The American accent was so pronounced, and elaborate, the man was surely not American. He stood with his tour group in a shaded corner on the cobblestones before St. Peter's, on top of the rise of Old Jaffa. "From here, St. Peter set sail," he said, drawing each word the farthest he could. "And to which famous city did he go? Can somebody tell me?" The unmistakably American crowd before the guide sank into deep silence. "To which famous city?" It was clear to all who could hear him that the man wouldn't proceed without an answer, silence be damned. "Athens?" Someone drawled finally, tentatively. "Rome!" cried the guide after a pause: "To become the first pope!"
I looked toward the unremarkable St. Peter's near them. I thought of the carpenter who turned preacher, and of his disciple the fisherman who supplanted one gilded empire with another and became pope. This small place clad in sandstone seemed somehow a likely place for a carpenter and a fisherman to engage in large, epochal conversations--in this place so bare and so lacking the sheen of the churches and cathedrals it spawned worldwide over two millennia. I went across the cobblestones and into the church. A service was in progress for not more than fifteen, twenty devotees. I folded my hands in a namaste and bowed and came out, not wanting to intrude. In the noonday sun I turned and walked up the slope into a Napoleon.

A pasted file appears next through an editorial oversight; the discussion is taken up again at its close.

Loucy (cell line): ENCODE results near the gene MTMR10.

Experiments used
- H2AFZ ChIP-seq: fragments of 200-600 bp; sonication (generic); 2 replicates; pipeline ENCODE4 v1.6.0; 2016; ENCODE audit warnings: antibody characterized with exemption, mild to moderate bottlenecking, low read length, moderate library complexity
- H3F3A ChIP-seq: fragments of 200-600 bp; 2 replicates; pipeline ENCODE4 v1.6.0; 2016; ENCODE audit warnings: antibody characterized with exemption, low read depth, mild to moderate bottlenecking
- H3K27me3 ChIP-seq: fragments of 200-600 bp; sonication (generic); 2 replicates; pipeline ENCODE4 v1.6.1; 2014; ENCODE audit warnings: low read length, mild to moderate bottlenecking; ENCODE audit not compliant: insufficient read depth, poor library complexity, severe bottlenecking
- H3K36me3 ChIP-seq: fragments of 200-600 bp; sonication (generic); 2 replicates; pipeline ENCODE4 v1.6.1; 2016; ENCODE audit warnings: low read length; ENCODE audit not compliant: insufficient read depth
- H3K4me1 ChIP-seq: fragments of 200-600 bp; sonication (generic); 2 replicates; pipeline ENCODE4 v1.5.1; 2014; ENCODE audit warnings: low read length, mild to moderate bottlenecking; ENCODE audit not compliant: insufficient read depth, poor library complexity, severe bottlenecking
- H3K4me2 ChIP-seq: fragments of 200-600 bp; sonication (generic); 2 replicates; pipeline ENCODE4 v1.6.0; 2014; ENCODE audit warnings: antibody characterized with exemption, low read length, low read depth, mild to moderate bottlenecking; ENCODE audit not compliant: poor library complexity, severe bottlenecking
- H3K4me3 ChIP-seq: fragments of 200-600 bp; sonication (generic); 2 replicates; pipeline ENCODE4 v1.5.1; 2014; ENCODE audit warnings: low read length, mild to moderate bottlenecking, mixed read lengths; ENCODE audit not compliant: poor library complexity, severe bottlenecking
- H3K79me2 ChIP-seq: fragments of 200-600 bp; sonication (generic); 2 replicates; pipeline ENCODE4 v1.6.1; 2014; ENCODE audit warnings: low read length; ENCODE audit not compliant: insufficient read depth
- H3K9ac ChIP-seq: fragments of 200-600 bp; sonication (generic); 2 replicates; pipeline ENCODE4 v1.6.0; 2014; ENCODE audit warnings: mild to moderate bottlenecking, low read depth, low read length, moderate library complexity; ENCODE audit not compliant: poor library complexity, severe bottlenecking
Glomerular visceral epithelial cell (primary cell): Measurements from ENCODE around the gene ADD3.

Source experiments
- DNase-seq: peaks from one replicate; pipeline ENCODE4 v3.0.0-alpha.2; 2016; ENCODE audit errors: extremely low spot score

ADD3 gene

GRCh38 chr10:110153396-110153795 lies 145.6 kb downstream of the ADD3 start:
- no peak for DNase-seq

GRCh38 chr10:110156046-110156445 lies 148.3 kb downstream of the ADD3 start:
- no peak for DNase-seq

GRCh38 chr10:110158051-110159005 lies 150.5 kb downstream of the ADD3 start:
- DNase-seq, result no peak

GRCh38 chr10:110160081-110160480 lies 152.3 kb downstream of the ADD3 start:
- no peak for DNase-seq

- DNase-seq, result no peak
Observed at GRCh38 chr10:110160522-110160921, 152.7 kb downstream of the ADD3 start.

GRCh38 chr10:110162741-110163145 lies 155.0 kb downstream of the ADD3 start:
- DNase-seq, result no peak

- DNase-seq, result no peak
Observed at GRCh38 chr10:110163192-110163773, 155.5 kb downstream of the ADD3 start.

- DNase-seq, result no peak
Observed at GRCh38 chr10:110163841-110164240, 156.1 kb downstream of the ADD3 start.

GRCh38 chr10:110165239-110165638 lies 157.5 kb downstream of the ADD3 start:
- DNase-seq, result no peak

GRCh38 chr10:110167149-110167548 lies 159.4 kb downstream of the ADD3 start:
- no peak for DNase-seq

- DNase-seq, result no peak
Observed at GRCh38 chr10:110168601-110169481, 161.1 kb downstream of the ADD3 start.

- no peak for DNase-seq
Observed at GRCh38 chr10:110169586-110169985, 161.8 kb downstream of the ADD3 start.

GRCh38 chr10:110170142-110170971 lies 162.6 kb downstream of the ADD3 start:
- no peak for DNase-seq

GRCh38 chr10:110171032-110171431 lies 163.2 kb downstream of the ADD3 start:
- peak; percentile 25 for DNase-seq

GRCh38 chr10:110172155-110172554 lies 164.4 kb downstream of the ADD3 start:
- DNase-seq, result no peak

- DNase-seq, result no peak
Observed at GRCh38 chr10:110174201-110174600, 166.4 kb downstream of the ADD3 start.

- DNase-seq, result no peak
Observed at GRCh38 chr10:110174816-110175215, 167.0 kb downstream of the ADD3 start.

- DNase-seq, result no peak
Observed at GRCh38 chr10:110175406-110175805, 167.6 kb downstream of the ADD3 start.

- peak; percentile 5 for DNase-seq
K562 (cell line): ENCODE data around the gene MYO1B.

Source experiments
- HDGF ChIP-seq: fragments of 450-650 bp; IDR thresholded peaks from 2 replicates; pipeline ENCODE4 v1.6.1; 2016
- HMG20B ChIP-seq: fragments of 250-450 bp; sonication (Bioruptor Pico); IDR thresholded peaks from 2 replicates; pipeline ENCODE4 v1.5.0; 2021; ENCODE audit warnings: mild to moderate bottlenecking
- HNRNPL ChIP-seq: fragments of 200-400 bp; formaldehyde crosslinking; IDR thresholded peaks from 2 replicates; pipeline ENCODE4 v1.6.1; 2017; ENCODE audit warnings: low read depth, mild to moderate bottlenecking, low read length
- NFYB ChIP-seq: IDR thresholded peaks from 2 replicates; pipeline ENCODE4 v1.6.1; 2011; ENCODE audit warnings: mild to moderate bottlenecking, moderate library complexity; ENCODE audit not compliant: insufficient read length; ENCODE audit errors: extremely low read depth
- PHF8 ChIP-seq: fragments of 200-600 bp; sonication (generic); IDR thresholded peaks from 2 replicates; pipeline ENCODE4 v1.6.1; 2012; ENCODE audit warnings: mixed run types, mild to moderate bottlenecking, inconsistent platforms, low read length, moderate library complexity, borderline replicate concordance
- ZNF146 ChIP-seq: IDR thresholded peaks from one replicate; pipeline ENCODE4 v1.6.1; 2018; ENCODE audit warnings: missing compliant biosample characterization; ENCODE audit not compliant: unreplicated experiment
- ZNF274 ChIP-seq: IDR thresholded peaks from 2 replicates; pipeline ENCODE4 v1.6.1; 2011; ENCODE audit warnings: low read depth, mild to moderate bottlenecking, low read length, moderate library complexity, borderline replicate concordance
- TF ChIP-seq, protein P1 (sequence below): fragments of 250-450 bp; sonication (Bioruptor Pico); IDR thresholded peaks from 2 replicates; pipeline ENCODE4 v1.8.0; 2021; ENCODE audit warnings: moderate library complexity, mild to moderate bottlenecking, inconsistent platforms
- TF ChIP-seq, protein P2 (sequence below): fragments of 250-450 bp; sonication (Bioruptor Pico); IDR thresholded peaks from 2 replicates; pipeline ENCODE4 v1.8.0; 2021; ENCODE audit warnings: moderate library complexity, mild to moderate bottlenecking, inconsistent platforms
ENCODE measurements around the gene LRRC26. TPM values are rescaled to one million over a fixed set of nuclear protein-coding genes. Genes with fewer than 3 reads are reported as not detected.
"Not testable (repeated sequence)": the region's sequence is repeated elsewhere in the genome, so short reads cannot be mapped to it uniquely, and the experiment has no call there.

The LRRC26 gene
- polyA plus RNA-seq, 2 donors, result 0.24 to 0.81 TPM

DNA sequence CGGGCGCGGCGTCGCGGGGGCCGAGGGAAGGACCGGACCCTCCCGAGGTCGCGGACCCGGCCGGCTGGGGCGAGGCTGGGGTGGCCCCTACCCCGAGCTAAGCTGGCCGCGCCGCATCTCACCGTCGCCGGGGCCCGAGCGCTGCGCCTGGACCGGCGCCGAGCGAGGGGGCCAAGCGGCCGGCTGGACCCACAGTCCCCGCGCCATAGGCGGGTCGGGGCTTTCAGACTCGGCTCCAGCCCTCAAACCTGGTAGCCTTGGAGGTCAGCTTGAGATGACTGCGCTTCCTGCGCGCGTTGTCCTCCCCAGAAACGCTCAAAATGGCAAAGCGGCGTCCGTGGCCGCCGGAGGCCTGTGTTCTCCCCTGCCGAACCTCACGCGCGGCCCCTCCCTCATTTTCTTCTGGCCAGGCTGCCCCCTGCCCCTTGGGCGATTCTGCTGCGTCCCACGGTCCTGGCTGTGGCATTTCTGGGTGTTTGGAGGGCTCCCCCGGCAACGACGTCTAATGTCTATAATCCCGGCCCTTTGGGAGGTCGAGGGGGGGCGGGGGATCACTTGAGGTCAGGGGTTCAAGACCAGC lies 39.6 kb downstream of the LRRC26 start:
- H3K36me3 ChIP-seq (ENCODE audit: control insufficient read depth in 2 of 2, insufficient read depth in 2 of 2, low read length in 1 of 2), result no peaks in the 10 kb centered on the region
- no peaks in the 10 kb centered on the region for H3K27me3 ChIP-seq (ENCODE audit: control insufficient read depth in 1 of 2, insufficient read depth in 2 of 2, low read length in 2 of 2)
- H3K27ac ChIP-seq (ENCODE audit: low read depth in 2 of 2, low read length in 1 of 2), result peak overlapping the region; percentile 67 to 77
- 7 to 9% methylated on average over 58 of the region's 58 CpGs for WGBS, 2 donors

On the corners of the alleys that criss-cross Jaffa, molded Napoleons point forefinger to points of interest. In a while I gathered why Napoleon is given the onerous task to serve tens of thousands of tourists all year round in Old Jaffa. The great conqueror made an excursion to Israel in 1799, after he'd taken Egypt. His men pillaged Jaffa and hung around the place for a time afterward. They shouldn't have messed with a place so holy as this. The plague got them and wasted a third of their numbers. Anyway, the memory of another empire's visit is thus preserved.
I spent two hours among the narrow lanes and alleys in that very small place. There was a breeze playing up and down the stairs and slopes, and I joined in, seeking the cool breeze, anticipating it. I didn't pause to buy a thing in any of the shops selling expensive artifacts, didn't even enter. In the end, I went into a little cafe and sat by its shutterless windows and watched the green blue waters of the Mediterranean, stretching the time contained in a single-shot of espresso. Not taking my eyes off the sea, I wondered at how the waters were relentlessly rolling and pressing time down unto their depths, right there below me.